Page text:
Could a simple attitude adjustment be all you need to improve your health and lose a few extra pounds? It turns out the way you think about the food you eat is just as important as what you actually eat.
A study from the 2012 Journal of the Academy of Nutrition and Dietetics found that eating mindfully is just as effective as following a diet when it comes to reducing blood sugar levels in adults with Type 2 diabetes. Mindful eating involves paying attention to your body’s cues of hunger and fullness while slowing down to experience the texture, flavor, color, and aroma of your meal. For example, in common mindfulness training, a student is given a few raisins or a piece of fruit and spends anywhere from 10 or 20 minutes looking at, thinking about, and patiently chewing the food.
The study compared the effectiveness of meditating and a mindful approach to food to the effectiveness of only making dietary changes. After 3 months, researchers found that both strategies resulted in an average weight loss of between 3 1/2 and 6 pounds and lowered their long-term blood sugar levels significantly.
So can just thinking about exercise have the same effect?
In 2010, psychology professor Ellen J. Langer at Harvard University asked the same question. The CDC’s recommendations for an active lifestyle is at least 30 minutes of physical exercise per day. In her study, she took 84 female housekeepers from 7 different hotels and split them into 2 groups. The first group was educated on how their daily working activities met the CDC recommendations. For instance:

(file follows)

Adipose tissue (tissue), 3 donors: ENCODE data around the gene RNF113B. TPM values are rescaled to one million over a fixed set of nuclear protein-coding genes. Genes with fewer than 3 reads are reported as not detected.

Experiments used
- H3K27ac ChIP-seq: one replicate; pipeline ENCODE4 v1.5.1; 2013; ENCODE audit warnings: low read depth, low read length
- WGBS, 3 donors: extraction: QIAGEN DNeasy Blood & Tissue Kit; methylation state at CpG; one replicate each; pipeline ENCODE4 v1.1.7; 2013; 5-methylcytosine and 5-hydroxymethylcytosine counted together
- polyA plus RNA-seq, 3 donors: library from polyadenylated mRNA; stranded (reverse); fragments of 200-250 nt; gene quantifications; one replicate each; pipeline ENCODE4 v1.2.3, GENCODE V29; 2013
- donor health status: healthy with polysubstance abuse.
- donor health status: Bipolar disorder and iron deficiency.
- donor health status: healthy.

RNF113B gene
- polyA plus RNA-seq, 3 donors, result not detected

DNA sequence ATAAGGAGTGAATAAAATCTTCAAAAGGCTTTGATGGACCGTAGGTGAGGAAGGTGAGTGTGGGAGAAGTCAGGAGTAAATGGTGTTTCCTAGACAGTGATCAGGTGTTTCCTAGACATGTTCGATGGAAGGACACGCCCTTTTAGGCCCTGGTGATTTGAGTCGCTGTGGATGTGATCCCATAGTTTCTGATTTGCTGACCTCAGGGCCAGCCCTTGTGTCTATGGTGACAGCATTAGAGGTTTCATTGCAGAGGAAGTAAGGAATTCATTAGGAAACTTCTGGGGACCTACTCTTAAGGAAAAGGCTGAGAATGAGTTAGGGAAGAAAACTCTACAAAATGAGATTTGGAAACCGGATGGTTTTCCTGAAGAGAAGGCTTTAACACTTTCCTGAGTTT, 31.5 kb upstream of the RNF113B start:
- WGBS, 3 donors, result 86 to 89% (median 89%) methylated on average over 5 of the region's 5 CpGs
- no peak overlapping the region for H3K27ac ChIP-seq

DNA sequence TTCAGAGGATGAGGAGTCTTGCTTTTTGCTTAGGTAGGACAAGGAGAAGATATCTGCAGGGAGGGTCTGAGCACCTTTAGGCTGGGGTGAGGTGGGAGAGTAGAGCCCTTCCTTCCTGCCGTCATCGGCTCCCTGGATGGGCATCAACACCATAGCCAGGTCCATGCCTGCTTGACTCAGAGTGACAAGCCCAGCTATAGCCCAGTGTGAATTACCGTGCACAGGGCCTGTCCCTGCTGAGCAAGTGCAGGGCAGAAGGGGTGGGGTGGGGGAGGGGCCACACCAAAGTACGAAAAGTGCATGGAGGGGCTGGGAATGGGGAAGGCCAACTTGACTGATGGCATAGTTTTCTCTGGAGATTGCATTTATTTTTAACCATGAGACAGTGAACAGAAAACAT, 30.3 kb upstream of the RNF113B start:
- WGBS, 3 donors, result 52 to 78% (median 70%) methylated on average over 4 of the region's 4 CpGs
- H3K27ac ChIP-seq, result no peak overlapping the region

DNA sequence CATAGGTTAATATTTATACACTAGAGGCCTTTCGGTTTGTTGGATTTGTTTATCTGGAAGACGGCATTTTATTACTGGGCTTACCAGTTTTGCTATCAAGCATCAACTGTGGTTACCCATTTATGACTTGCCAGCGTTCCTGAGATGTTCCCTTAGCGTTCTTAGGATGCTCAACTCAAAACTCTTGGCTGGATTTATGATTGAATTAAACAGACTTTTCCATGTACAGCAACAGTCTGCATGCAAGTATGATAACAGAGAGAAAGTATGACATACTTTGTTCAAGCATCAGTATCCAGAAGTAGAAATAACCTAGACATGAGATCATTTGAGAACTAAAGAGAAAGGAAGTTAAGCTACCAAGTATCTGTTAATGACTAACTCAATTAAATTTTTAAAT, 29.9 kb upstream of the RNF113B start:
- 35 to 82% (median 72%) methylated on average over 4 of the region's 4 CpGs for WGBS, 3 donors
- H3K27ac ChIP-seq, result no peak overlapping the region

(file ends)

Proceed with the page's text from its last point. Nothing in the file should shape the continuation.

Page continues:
- Changing linens for 15 minutes burned 40 calories
- Vacuuming for 15 minutes burned 50 calories
- Cleaning bathrooms for 15 minutes burned 60 calories
The control group received information on the benefits of exercise and was only given the general CDC overall recommendations without any specifics on how it applied to their job.
The results of the study shocked the researchers. Even though the actual behavior from both groups did not change, 4 weeks after the intervention, the better-informed group had a decrease in weight, blood pressure, body fat, waist-to-hip ratio, and body mass index in comparison to the control group.
Just to cover your bases, you might want supersize your daily exercise with some positive thoughts!